My Glendon Hospital Stay: A Good Experience

By Gracelyn Cassell

About a month ago, April 10th to be exact, I ended up at Glendon Hospital for emergency surgery.  I left four days later and friends are astounded when I say that I actually enjoyed the experience.  I’ve had medical issues for years but kept hoping that the new hospital would be in place before things came to a head.  That was not to be.

Glendon Hospital

So there I was on Tuesday evening April 10th, listening to the Nurse on duty in Casualty telephoning the many persons needed for my surgery.  As each person arrived, I quickly apologised for ruining plans for the evening.  I felt particularly bad that Dr. Braimah Kassim, who, after a full day of surgery, would not have the pleasure of a break. Everyone, however, hastened to reassure me that it was okay, it was all part of the job.  Blood had to be drawn for testing, x-rays taken and other unmentionables done in preparation. I discovered that my recent manicure/pedicure would present a problem for monitoring during the operation, so the polish had to be removed.  I must admit that being surrounded by seasoned nurses like Sister Noleen Meade, Nurse Anaesthetist Brenda Daley, and others who prepared me for theatre, actually helped me to relax.    

It is funny how in life we take so much for granted. Sister Icilda Stanley, a former schoolmate, took charge of my personal belongings, and I realise now that I would not have had that level of comfort in an overseas facility.  In fact, immediately after I was back on the ward just before 2 am on Wednesday April 11th, I noticed my bag waiting for me near to what would be my bed for the next several days.  My cell-phone was registering the concern of relatives and friends who needed to know how the operation had gone.

Fortunately, my brother Joseph, the first person I recognised once the anaesthesia wore off, and who I had instructed not to wait around, answered all of the queries. It was really nice to wake up and see him! He explained to me later that I was complaining about being hungry and in pain but I only remember being very calm and collected.  So, it’s good that he was there as a witness to the true state of affairs.  I do remember being offered a cup of bush-tea and that was like music to my ears.  I also received a pain injection and that was it. 

I slept soundly until late afternoon when, my youngest brother, Norman, came and without my knowing, took a photo of me which was sent to the family ‘whatsapp’ group.  They found that photo most reassuring but now seeing Kate Middleton all bright and glowing after giving birth to a third child, I realised that I should have included a make-up kit in my hospital bag!

However, the team that came to check on me the next day didn’t seem worried by my lack of makeup.  They explained what had transpired the night before and seemed happy to see me awake and in good spirits.  I shared a vague recollection that I might have been protesting at some point and they laughingly told me that when I was returned to the ward and placed in bed on my back, I made several attempts to roll on to my side complaining that “I always sleep on my side!”

I was placed on a liquid diet which I actually enjoyed because there were interesting items on the menu like arrowroot porridge which I had not had in years. The plantain porridge reminded me of my student days in Jamaica when I first savoured banana porridge prepared with coconut milk.  In fact, once I was allowed to move to a more solid diet, I actually refused to leave the hospital when Dr. Kassim gave the all clear for me to be discharged on the Friday.  I told him that the menu on Saturday was far too interesting to be missed.  So I went home after supper the following evening.  Little did I know that a hot meal was waiting there for me!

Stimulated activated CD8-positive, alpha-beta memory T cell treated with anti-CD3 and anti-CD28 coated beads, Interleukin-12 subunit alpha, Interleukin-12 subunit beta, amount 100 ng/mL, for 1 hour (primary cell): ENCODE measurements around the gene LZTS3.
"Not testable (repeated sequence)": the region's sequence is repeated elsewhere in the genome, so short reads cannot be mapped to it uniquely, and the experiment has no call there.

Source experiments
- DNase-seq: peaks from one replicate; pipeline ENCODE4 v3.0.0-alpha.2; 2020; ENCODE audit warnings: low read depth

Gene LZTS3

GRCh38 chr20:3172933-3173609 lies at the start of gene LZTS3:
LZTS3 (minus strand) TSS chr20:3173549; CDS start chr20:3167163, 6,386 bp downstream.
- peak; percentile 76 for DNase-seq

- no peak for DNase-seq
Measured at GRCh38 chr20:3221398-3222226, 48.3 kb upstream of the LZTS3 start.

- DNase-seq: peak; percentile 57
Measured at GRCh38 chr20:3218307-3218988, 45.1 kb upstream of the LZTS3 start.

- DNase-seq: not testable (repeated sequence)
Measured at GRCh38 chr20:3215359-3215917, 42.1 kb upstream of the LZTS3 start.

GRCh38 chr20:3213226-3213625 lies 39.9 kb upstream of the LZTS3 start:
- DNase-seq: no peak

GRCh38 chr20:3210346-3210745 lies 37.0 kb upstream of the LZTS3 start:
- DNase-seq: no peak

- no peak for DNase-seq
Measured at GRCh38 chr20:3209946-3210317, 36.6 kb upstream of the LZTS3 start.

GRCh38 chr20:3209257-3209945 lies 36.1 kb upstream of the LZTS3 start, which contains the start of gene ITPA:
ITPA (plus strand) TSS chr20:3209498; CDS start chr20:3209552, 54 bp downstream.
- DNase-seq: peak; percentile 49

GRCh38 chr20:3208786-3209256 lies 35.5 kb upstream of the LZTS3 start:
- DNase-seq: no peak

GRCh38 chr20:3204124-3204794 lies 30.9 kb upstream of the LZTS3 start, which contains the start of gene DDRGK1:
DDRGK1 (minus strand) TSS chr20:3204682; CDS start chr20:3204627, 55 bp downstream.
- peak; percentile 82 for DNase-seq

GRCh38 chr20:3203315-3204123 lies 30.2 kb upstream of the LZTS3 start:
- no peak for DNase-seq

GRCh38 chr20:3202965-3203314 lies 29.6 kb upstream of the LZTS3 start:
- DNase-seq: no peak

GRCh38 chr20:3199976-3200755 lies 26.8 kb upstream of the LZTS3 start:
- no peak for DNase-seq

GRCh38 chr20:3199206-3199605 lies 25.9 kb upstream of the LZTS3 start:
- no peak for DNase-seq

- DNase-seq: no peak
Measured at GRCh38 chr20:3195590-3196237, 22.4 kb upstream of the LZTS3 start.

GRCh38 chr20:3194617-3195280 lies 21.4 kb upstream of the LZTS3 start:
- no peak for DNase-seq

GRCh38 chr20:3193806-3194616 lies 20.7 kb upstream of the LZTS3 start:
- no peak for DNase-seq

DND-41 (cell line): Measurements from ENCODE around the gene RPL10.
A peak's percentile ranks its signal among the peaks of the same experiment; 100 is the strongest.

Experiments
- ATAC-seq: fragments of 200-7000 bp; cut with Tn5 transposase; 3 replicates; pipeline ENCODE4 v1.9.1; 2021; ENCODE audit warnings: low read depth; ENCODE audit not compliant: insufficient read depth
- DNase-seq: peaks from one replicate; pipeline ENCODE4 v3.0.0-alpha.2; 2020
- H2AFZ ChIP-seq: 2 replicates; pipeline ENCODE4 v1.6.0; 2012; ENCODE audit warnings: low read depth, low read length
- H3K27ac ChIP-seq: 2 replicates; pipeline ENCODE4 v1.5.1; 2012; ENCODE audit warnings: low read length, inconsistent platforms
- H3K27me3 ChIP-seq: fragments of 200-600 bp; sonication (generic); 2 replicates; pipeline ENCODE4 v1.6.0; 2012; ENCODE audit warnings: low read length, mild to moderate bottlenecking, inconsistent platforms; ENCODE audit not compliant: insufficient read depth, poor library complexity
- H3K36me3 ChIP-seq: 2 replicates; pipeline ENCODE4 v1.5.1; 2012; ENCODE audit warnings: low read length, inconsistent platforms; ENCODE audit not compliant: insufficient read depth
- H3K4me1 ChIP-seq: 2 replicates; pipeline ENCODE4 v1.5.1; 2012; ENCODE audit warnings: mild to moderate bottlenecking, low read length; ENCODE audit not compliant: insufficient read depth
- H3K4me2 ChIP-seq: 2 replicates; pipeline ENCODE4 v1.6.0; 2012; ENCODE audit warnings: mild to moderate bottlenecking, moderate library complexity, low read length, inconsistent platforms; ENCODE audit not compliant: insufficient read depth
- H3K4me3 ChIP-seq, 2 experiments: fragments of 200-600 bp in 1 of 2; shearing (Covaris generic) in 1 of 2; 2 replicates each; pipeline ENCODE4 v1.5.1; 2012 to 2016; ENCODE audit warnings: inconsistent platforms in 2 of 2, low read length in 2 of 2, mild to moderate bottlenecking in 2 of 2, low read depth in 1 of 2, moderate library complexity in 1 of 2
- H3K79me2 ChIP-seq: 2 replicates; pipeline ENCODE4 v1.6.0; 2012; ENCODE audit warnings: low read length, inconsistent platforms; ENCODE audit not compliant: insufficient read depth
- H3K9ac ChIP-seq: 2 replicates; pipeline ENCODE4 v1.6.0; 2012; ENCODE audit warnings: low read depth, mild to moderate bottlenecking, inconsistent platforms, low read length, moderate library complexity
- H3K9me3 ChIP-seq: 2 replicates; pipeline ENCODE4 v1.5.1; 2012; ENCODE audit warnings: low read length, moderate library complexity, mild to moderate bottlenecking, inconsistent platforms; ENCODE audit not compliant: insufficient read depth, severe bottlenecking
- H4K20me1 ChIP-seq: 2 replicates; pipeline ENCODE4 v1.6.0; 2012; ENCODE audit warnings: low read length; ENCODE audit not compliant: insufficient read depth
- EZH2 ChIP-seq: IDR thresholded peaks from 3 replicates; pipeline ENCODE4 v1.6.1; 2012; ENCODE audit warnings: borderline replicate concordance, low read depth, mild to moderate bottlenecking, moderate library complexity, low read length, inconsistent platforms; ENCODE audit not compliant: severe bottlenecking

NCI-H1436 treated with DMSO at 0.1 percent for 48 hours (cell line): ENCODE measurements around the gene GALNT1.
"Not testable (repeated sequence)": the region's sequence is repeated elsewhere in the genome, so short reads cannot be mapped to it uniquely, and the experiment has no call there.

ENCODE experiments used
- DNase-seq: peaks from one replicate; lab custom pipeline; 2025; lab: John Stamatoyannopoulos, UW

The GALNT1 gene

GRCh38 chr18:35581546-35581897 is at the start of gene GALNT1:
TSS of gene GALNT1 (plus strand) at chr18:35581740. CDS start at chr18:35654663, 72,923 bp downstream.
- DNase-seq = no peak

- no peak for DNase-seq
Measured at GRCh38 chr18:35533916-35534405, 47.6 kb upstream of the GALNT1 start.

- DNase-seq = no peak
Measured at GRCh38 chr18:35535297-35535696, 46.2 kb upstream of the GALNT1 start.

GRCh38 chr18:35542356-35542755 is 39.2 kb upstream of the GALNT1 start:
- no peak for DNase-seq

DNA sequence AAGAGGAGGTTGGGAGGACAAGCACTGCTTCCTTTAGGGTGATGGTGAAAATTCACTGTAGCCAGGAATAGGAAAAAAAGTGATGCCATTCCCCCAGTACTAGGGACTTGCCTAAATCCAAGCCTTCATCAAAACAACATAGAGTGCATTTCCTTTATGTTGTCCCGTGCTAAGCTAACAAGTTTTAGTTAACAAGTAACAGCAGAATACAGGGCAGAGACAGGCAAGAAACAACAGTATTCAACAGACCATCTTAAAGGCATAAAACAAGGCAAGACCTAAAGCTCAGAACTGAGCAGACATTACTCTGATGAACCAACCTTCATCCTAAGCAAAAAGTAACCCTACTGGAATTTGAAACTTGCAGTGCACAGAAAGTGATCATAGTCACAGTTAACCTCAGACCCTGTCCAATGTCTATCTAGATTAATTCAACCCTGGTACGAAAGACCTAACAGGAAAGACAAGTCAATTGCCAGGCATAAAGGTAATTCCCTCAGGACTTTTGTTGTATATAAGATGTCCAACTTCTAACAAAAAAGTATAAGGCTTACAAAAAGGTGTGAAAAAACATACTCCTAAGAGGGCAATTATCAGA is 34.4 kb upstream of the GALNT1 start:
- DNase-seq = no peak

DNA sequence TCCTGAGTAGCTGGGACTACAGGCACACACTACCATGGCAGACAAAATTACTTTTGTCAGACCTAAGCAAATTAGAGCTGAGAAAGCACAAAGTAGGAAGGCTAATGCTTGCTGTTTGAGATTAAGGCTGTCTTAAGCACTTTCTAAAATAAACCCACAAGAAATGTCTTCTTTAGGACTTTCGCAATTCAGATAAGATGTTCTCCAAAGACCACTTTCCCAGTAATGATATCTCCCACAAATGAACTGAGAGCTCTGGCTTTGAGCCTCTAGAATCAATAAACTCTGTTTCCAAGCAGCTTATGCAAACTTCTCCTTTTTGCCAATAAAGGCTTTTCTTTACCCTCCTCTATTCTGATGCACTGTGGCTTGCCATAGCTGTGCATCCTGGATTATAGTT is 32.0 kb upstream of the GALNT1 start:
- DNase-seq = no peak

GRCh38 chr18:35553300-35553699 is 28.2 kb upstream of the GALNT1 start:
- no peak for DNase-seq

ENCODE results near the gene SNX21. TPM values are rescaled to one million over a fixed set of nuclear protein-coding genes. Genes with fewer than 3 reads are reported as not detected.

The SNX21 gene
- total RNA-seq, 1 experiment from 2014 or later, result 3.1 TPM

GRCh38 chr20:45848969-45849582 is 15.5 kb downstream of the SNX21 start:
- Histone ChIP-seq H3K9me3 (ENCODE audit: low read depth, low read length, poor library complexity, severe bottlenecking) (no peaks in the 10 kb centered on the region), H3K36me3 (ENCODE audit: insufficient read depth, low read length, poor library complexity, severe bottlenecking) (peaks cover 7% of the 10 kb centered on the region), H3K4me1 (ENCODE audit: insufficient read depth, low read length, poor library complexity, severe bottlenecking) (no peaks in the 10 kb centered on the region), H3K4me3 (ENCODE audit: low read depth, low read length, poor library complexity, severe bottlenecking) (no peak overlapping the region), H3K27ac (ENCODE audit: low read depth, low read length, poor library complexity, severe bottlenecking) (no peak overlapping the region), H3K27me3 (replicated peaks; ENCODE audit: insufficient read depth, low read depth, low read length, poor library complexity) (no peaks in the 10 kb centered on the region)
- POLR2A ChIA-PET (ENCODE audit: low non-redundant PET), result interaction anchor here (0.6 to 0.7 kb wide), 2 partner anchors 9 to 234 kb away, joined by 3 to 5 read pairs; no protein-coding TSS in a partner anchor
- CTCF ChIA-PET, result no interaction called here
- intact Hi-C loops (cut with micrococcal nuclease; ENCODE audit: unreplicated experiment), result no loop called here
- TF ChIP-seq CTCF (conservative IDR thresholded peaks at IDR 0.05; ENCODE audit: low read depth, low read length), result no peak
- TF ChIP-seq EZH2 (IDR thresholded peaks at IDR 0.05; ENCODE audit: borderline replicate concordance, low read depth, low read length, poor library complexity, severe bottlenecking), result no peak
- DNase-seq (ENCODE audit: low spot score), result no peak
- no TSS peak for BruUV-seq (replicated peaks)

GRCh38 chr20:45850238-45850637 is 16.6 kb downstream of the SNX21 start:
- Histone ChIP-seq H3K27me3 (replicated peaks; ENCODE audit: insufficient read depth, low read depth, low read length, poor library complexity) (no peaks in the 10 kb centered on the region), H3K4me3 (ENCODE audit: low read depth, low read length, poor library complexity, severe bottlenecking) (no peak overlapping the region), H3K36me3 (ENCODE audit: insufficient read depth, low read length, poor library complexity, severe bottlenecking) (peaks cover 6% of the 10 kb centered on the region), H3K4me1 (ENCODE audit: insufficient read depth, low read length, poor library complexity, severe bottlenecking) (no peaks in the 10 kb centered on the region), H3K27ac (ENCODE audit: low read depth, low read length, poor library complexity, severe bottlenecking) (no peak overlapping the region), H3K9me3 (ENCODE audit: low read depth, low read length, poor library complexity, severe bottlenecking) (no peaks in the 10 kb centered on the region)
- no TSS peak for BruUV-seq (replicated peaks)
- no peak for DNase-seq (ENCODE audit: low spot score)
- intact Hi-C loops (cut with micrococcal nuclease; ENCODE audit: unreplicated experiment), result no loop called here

My fears about the post-crisis, makeshift hospital which has no private ward were not realised.  I always felt that noise and light would prevent me from resting but I had the best sleep that I had enjoyed in years and many visitors kept saying that I didn’t look like someone who had undergone surgery.  Once I got home, however, I was thrown off schedule with both rest and medication because I’ve never really liked alarms!  I actually missed having the nurses wake me up when it was time for meds.  And of course, at home, you end up doing all kinds of things which get in the way of sleep or taking meds!

But I can hear you asking – How was this a good experience?  First of all, I am deeply appreciative of all that was done by doctors and staff to facilitate my surgery and make my stay comfortable. They work daily with many challenges. I am impressed that the team includes nutritionists who have incorporated local produce and traditional dishes on the menu.  This assures me that once there is cheaper electricity, if the geothermal project ever comes on stream, there are people who will ensure that the many many seasonal fruits and vegetables that now go to waste, will be put to good use.  I also feel strongly that the proposed hospital plan, developed with the input of this dedicated staff, will be the best for Montserrat. I sincerely hope that someone will dust it off and make the business case for its implementation.  Medical tourism could certainly provide an income stream since I am sure others would love to have my experience.

I was really touched by the many persons near and far, friends and family, who went out of their way to demonstrate their love and caring during my hospital stay and after. I had all kinds of offers: to do my laundry, prepare meals for me, get me fruits, coconut water and jelly, do my shopping and more. This outpouring of support also contributed to my very positive experience.  To be honest, I am trying to resist the temptation to prolong the recovery period.  My sincere thanks to all and kudos to the staff at Glendon! 

Gracelyn Cassell
Head
The University of the West Indies
Open Campus Montserrat